Trimming the Gennaker

  • Posted on: 17 July 2013
  • By: Eve

The gennaker is definitely our favourite sail. During the sailing in France on the coast of Normandy from Calais to Dieppe we had a perfect gennaker weather for 82 miles.
Andrus enjoying the gennaker sailing on the coast of Normandy
Onboard Suwena we have a North Sails G3 gennaker with a dousing sock and its area is 114 m2. After Andrus read a good story about trimming gennakers in the Yachting Monthly magazine we decided to tune our gennaker rigging.

Our bowsprit is shorter than usual because of the fixture needed for the Rocna anchor. Last winter a new steel loop was welded to the front of the bowsprit for the gennaker's tack. The magazine story gave to us an inspiration for trying an adjustable tack line as well. Thus we added a block to the newly welded loop and run the line from the gennaker’s tack to the mast. At the mast the line is run through a foreguy's block on the deck either to a cleat or a winch.
Adjustable tack line of the gennaker on the bowsprit
Adjustable tack line of the gennaker at the mast
Before we had a fixed tack line and we had to adjust its length before deploying the gennaker. When the gennaker is flying the pull on a tack line is so strong that opening knots for adjusting the line's length was not possible.

The adjustable tack line really helps trimming the sail when the wind is shifting. With the new setup we get more performance out from our gennaker. On the leg from Calais to Dieppe the wind was changing all around and we tested various trims when the relative wind angle changed.

When sailing on a beam reach we tightened the tack line. Then the sail's luff tightened and gennaker's shape resembled more a genoa. We could sail up to the apparent wind angle of 60 degrees.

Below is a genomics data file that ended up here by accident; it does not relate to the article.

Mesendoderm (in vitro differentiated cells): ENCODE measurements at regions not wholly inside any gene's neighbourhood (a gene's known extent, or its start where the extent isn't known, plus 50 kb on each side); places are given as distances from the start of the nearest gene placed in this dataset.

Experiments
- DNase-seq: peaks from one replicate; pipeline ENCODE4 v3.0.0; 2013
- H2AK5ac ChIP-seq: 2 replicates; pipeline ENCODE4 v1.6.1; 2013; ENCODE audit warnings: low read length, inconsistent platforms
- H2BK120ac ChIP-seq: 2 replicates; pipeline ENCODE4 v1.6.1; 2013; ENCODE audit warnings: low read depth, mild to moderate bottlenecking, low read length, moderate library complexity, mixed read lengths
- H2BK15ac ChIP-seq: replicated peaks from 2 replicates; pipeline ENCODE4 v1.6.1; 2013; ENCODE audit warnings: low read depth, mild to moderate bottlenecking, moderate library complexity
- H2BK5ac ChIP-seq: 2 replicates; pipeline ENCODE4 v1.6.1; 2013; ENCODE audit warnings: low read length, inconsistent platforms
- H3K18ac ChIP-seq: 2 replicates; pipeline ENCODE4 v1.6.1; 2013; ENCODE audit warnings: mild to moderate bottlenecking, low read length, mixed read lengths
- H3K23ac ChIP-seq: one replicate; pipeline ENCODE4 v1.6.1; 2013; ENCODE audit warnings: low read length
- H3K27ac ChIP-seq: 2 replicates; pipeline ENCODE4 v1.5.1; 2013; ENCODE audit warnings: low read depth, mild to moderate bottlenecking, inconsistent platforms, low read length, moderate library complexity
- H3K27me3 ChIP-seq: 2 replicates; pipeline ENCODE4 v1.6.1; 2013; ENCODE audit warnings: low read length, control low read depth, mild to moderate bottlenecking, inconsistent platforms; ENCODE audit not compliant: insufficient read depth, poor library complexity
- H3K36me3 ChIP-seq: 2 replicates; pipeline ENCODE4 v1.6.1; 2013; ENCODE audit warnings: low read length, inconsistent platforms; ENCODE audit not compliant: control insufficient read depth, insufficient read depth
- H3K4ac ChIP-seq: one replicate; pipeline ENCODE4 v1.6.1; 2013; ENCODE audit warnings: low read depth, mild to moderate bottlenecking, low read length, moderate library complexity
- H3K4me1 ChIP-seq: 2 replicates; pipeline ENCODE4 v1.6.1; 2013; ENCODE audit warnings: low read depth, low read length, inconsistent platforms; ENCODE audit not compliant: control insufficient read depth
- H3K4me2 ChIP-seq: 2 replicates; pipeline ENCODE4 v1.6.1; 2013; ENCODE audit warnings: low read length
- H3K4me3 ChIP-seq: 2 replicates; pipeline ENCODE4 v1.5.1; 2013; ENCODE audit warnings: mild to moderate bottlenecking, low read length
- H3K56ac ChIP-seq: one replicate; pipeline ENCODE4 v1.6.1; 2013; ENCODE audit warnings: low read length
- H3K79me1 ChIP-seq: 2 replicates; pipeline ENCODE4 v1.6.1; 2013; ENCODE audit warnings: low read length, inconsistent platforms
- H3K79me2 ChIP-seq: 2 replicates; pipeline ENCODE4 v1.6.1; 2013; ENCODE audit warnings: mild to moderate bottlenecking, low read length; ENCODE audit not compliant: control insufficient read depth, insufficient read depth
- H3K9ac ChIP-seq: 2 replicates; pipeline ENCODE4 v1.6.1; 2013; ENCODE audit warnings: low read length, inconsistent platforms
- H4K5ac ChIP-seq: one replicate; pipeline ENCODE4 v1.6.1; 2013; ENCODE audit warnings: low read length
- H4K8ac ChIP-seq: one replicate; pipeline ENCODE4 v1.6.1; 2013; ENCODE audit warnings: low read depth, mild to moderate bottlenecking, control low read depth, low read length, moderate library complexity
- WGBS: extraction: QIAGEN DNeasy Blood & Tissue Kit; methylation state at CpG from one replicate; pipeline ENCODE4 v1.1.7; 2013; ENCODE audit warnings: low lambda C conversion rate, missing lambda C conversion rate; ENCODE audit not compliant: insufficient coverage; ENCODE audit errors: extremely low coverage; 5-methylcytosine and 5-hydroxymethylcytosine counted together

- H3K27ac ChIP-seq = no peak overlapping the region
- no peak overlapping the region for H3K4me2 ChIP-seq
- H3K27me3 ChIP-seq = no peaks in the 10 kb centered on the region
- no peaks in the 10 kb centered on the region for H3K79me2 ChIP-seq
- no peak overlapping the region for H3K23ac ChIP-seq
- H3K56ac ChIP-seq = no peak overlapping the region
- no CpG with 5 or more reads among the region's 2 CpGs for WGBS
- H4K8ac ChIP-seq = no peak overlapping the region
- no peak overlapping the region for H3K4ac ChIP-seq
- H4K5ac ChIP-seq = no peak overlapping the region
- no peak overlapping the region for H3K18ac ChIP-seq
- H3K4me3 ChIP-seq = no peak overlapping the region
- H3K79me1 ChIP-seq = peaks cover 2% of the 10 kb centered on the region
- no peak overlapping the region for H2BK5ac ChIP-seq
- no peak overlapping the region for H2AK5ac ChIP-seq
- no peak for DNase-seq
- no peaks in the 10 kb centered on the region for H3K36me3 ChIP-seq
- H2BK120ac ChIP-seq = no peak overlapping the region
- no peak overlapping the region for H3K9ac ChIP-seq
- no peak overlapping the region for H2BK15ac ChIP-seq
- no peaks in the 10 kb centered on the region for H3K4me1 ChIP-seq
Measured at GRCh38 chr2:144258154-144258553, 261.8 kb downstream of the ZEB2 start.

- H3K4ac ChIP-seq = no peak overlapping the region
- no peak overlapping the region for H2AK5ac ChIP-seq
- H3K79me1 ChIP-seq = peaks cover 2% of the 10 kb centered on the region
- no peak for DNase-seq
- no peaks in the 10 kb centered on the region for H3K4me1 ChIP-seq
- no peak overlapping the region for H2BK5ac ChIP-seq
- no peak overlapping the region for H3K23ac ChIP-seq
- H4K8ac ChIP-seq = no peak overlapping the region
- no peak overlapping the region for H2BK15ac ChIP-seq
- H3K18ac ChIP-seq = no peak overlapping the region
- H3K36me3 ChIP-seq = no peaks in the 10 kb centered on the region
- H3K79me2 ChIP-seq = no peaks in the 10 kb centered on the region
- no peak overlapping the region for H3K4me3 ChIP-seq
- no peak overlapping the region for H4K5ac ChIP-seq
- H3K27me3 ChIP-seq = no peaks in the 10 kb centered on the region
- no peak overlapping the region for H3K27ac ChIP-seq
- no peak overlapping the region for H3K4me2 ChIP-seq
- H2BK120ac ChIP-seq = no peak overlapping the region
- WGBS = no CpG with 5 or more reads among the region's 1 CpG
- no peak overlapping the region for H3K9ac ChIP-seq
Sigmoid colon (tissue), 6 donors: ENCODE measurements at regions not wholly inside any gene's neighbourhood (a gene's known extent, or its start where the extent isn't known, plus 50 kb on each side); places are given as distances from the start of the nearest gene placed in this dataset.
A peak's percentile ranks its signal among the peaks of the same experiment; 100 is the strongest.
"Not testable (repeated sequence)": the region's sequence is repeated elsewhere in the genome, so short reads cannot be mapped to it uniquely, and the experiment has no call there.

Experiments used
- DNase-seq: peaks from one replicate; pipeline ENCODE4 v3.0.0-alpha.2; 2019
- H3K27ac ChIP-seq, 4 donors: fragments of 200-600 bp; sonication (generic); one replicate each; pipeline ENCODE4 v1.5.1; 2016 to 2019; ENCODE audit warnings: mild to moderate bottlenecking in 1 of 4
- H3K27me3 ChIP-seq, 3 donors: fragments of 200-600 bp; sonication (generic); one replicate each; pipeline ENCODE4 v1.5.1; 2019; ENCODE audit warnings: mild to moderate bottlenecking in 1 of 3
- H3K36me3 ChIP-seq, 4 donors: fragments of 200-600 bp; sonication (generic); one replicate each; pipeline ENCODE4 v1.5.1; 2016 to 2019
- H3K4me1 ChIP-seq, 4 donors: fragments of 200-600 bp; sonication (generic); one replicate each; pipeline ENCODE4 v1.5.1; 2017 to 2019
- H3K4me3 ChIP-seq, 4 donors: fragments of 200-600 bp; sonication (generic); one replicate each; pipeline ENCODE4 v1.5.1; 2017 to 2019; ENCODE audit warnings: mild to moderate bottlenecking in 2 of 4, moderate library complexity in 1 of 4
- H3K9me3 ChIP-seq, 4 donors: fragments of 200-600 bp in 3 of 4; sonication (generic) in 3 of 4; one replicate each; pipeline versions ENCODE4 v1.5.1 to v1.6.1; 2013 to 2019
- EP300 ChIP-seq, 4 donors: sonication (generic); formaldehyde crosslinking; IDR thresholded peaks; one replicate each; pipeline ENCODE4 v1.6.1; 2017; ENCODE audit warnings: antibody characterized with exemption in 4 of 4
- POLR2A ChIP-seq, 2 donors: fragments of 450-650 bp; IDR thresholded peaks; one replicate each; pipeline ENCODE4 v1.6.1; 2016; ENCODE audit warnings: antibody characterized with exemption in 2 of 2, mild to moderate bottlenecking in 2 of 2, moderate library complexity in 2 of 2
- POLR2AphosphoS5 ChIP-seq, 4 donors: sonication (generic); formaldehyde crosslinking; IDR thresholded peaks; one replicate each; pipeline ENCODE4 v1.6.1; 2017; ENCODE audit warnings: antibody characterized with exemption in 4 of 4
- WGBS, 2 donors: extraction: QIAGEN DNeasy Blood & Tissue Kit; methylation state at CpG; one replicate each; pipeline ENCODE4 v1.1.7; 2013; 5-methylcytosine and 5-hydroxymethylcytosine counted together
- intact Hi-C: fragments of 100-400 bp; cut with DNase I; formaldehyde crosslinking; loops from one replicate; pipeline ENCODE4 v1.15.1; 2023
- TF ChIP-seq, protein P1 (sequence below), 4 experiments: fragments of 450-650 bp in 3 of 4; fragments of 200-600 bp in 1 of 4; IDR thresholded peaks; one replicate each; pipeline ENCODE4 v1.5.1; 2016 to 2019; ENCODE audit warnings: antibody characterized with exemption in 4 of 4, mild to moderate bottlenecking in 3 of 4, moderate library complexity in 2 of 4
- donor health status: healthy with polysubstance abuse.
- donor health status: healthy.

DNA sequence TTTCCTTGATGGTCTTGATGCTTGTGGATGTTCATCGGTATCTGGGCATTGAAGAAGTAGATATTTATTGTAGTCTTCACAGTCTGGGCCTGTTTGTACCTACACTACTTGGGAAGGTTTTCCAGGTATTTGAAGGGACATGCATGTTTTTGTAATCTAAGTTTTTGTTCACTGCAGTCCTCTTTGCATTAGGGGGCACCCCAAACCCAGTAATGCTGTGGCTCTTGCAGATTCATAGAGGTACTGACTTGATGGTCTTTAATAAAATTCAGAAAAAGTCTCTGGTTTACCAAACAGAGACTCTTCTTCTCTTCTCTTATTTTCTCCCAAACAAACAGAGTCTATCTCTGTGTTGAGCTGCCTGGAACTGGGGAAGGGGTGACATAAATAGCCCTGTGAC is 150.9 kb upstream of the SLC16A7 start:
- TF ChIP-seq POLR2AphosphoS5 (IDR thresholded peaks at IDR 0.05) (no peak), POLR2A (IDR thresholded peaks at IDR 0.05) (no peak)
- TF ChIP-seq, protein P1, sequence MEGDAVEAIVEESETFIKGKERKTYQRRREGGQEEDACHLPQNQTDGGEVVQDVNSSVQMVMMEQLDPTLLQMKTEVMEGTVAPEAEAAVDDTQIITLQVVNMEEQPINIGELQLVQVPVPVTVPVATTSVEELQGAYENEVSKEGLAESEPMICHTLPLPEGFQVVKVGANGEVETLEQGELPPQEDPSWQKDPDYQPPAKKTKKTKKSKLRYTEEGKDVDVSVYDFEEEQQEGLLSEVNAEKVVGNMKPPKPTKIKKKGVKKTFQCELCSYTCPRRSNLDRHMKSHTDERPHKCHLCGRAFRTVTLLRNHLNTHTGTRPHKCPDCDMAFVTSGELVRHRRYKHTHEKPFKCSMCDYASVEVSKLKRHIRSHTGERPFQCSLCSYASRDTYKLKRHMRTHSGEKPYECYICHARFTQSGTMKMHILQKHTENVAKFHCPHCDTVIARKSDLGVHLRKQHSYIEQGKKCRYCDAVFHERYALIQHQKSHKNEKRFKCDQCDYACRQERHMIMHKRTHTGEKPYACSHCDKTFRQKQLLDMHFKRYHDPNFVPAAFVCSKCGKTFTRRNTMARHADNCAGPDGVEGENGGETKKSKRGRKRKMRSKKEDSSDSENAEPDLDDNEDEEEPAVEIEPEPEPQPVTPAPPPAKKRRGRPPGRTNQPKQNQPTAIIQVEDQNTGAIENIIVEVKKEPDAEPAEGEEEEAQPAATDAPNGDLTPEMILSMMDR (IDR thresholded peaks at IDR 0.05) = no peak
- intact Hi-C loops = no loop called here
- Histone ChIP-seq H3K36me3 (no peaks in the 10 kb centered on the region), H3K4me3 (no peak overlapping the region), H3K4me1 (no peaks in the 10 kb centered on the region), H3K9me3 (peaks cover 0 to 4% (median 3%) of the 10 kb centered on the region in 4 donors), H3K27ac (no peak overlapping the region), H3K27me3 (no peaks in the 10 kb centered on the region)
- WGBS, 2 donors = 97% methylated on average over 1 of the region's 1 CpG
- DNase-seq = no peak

When we were running we gave some slack to the tack line and at the same time we eased off a little a halyard and a sheet. The shape of the sail was then more spherical and it resembled more a spinnaker.

During the dead downwind run the gennaker had a tendency to collapse and therefore we deployed a mainsail as well. The mainsail was rigged with preventer to hold it on place. When running wing-on-wing with the gennaker and the mainsail, the gennaker was flying nicely despite of some waves.
Sailing the gennaker wing-on-wing on the cost of Normandy
When on the other hand it was time for jibing because of the gennaker started to show the signs of collapsing we made an interesting observation. We jibed the mainsail also to the same tack as the gennaker. Irrationally it worked and the gennaker was flying well again without any need of jibing. Maybe the mainsail directed the airflow somehow to the gennaker even if they were both on the same tack. We could sail with “gennaker on a wrong tack” even with the wind angle of 135 degrees.

Now that we have been using the gennaker for multiple times we have developed a good routine for deploying and retrieving it. I've found a good way for packing the gennaker snuffer. When Andrus is lowering the sleeve with the halyard I pack the sleeve starting from a few metres above the collar. When the sail is nicely folded into the bag I can finally place the head of the sail together with the tack and the clew to the top of the bag. This way all the corners of the sail are ready for the next usage and deploying the sail is quick.

The sailing is interesting in its own way because by trying new things we can always trim the sails better. Then the conditions change and the trimming has to start all over again. No wonder some say about the sailing that “When you cast off the lines you have already arrived”.